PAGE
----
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Egalitarianism as a Revolt Against Nature and Other Essays Paperback – September 15, 2000

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Editorial Reviews

About the Author

Murray N. Rothbard (1926-1995) distinguished himself as an economist, writing a major treatise on theory, several important economic histories, and a highly praised history of economic thought. But he was also known as the pioneer thinker of libertarianism, the political philosophy that roots freedom in private property ownership and decries the state as inherently contrary to the ethics of a free society. Writing from this perspective, he gained a reputation as the most provocative and influential contributor to the anarchist tradition in our century.

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Product Details

  • Paperback: 321 pages
  • Publisher: Ludwig von Mises Institute; 2nd edition (September 15, 2000)
  • Language: English
  • ISBN-10: 1933550902
  • ISBN-13: 978-0945466239
  • ASIN: 0945466234
  • Product Dimensions: 6 x 0.8 x 9 inches
  • Shipping Weight: 1.3 pounds (View shipping rates and policies)
  • Average Customer Review: 4.2 out of 5 stars  See all reviews (11 customer reviews)
  • Amazon Best Sellers Rank: #443,915 in Books (See Top 100 in Books)

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Customer Reviews

Most Helpful Customer Reviews

35 of 35 people found the following review helpful By Steve Jackson on April 30, 2002
Format: Paperback
Murray Rothbard was one of the most important thinkers in recent memory. He made substantial contributions to economics, political theory, social theory, history and cultural criticism. Unfortunately, there is no "Rothbard Reader" that gives the reader an overview of his contributions to all these fields.
Nonetheless, this collection of Rothbard's essays - which came out in 1974 - is probably the best place to start if you want to get an overview of Rothbard's contributions, at least in the areas of political theory, social theory, and (some) cultural criticism. (The second edition appears to be identical to the first edition, except that it contains a brief 1991 "postscript" by Rothbard and a useful introduction by Dr. David Gordon.)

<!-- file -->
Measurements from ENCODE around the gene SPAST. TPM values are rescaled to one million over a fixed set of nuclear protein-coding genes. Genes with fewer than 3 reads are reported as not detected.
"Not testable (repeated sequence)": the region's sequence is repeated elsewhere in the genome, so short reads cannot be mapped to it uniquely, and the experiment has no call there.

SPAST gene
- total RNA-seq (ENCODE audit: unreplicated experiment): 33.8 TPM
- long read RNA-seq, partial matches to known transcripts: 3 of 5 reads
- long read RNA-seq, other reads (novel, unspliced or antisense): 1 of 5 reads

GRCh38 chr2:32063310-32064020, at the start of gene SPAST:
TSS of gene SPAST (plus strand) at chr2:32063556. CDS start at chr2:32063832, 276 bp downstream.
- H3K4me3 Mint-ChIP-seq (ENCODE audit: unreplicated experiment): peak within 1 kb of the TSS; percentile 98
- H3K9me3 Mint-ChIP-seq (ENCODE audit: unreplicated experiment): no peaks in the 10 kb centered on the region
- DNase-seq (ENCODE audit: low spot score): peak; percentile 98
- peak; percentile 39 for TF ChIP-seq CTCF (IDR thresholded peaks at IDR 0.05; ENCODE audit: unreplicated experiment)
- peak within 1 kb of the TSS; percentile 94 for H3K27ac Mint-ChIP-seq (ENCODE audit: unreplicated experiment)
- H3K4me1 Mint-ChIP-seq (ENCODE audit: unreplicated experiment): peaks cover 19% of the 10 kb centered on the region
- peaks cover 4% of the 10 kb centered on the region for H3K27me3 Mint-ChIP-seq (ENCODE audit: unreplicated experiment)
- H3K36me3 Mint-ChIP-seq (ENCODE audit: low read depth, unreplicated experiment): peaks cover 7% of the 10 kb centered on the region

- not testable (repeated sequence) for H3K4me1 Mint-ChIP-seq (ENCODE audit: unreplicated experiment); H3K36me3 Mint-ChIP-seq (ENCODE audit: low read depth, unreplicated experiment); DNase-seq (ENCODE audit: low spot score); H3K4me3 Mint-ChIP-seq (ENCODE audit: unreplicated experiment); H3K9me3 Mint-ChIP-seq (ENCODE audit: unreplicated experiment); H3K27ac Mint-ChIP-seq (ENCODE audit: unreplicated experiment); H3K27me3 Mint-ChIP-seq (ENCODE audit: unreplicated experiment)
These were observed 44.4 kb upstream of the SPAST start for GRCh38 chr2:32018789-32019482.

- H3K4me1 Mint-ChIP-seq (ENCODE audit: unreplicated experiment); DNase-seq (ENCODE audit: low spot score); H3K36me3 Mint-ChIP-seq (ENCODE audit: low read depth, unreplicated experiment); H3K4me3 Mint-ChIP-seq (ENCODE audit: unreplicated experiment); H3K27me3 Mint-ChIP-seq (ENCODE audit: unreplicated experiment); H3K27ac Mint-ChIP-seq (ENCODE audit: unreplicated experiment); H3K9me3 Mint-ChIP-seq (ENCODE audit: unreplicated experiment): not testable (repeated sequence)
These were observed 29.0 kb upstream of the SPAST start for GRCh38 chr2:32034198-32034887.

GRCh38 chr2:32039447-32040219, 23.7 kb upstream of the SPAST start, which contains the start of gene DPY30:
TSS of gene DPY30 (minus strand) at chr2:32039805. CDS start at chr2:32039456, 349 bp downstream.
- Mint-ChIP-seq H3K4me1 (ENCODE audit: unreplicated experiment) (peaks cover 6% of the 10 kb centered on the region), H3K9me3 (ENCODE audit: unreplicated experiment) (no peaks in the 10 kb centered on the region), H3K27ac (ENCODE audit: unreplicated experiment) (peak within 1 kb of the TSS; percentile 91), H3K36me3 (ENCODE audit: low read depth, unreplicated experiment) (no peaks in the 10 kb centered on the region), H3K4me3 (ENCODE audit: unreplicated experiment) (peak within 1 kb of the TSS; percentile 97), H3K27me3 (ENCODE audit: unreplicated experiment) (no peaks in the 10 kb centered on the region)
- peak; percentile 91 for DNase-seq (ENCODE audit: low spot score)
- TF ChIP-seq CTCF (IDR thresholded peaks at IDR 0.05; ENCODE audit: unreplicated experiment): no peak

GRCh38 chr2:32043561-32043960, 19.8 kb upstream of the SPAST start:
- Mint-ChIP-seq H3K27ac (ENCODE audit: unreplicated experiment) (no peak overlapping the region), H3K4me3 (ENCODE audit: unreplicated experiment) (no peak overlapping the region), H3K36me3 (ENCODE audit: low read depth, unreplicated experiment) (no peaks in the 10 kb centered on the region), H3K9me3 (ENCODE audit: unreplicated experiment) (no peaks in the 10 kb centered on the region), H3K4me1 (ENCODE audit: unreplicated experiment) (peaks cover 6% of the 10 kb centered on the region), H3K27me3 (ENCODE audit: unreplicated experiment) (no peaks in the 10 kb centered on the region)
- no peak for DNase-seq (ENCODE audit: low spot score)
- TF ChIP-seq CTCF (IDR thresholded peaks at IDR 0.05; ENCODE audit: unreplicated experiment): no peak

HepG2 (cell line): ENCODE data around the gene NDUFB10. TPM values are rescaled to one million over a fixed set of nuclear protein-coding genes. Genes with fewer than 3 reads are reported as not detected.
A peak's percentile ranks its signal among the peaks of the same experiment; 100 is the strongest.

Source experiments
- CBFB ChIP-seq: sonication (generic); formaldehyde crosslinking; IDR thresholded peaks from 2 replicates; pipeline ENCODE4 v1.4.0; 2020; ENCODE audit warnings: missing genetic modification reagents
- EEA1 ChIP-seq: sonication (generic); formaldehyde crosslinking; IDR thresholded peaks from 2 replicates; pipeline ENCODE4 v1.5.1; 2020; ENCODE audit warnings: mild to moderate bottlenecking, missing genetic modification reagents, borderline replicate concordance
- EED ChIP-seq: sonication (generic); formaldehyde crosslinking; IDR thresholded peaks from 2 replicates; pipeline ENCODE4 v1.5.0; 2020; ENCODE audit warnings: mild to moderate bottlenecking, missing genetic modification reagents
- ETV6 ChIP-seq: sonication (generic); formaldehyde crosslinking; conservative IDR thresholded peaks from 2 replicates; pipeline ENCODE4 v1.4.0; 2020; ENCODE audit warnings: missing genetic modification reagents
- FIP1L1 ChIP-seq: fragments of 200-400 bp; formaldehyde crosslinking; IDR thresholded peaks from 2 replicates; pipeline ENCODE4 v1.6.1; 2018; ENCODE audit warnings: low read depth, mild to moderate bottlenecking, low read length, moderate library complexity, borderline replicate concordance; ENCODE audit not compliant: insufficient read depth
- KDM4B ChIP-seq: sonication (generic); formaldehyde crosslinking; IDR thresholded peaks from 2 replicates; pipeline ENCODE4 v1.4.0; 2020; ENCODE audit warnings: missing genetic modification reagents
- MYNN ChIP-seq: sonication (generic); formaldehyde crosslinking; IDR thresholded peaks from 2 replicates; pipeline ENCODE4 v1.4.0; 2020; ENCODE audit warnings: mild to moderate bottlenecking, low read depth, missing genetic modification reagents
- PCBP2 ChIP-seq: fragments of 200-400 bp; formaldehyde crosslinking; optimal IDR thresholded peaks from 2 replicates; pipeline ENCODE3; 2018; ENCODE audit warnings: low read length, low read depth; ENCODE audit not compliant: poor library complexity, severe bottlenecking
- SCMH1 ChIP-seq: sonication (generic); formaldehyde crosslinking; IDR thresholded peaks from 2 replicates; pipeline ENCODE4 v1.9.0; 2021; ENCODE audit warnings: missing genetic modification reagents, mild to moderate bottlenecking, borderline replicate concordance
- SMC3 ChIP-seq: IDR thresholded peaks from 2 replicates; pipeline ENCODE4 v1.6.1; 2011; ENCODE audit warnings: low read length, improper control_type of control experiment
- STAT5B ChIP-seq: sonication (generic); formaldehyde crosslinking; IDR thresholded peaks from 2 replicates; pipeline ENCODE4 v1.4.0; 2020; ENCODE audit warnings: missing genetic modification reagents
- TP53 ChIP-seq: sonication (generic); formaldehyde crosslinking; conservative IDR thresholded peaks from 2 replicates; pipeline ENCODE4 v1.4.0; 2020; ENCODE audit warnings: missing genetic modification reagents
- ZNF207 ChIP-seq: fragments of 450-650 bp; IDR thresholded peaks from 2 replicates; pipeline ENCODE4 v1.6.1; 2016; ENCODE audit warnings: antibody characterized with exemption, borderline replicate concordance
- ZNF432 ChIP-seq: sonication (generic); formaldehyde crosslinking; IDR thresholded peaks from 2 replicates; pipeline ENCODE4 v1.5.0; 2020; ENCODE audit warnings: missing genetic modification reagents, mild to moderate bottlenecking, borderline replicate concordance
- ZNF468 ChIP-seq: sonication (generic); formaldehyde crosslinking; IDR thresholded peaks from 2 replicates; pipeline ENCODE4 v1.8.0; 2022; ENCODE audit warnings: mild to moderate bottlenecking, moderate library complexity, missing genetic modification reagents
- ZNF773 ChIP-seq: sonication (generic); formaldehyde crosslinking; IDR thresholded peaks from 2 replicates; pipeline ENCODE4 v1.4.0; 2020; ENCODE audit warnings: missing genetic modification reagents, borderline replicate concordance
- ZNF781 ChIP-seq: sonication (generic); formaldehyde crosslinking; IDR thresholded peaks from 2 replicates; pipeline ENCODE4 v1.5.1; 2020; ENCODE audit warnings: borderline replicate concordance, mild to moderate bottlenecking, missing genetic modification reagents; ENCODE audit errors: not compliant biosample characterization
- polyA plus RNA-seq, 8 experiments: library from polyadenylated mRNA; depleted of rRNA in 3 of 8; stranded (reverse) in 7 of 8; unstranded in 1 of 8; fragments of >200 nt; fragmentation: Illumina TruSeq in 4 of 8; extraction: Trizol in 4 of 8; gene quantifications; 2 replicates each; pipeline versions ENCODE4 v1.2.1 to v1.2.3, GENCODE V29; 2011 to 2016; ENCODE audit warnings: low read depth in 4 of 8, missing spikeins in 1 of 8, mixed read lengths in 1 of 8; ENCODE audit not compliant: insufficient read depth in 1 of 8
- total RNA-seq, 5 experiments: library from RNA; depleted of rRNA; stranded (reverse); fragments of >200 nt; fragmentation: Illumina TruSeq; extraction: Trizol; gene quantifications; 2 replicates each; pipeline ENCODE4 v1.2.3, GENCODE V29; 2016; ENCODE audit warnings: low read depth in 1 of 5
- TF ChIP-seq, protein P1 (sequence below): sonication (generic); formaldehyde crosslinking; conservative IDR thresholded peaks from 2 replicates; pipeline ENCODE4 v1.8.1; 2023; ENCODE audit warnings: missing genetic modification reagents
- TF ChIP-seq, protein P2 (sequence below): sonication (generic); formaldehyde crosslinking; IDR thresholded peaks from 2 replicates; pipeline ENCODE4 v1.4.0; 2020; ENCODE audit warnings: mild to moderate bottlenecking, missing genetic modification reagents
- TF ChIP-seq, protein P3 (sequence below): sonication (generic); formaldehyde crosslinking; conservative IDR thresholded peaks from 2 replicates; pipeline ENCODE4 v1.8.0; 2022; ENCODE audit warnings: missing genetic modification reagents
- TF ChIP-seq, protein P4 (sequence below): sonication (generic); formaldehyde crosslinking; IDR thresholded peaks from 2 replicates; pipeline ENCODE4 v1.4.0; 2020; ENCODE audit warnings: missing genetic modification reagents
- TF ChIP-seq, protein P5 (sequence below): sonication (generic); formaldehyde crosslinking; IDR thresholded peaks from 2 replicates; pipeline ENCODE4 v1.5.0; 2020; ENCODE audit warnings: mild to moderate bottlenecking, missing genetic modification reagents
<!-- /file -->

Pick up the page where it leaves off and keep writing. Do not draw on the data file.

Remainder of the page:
The title essay - Egalitarianism as a Revolt Against Nature - is a seminal essay. Politicians love to lecture us on the supposed equality of men; however, as Rothbard shows, it is inequality that is fundamental. The leftist drive for equality is contrary to human nature. Rothbard picks up this theme again in Freedom, Inequality, Primitivism, and the Division of Labor. He shows that the drive for equality is a direct attack on the division of labor. As such, it will only serve to impoverish everyone (rich and poor alike).
This collection also contains two outstanding essays on the state: The Anatomy of the State; and War, Peace, and the State. In the second, Rothbard makes a strong case for peace and against weapons of mass destruction.
There are at least three other collections of Rothbard's works available. The first -- Making Economic Sense -- is a collection of short essays on economics. The second -- The Irrepressible Rothbard -- is a collection of his essays in the Rothbard-Rockwell Report which focus on cultural criticism.
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30 of 32 people found the following review helpful By melodius on August 9, 2002
Format: Paperback
This is the first book by Rothbard that I read, although I was already familiar with those of his writings that can be found on the Internet.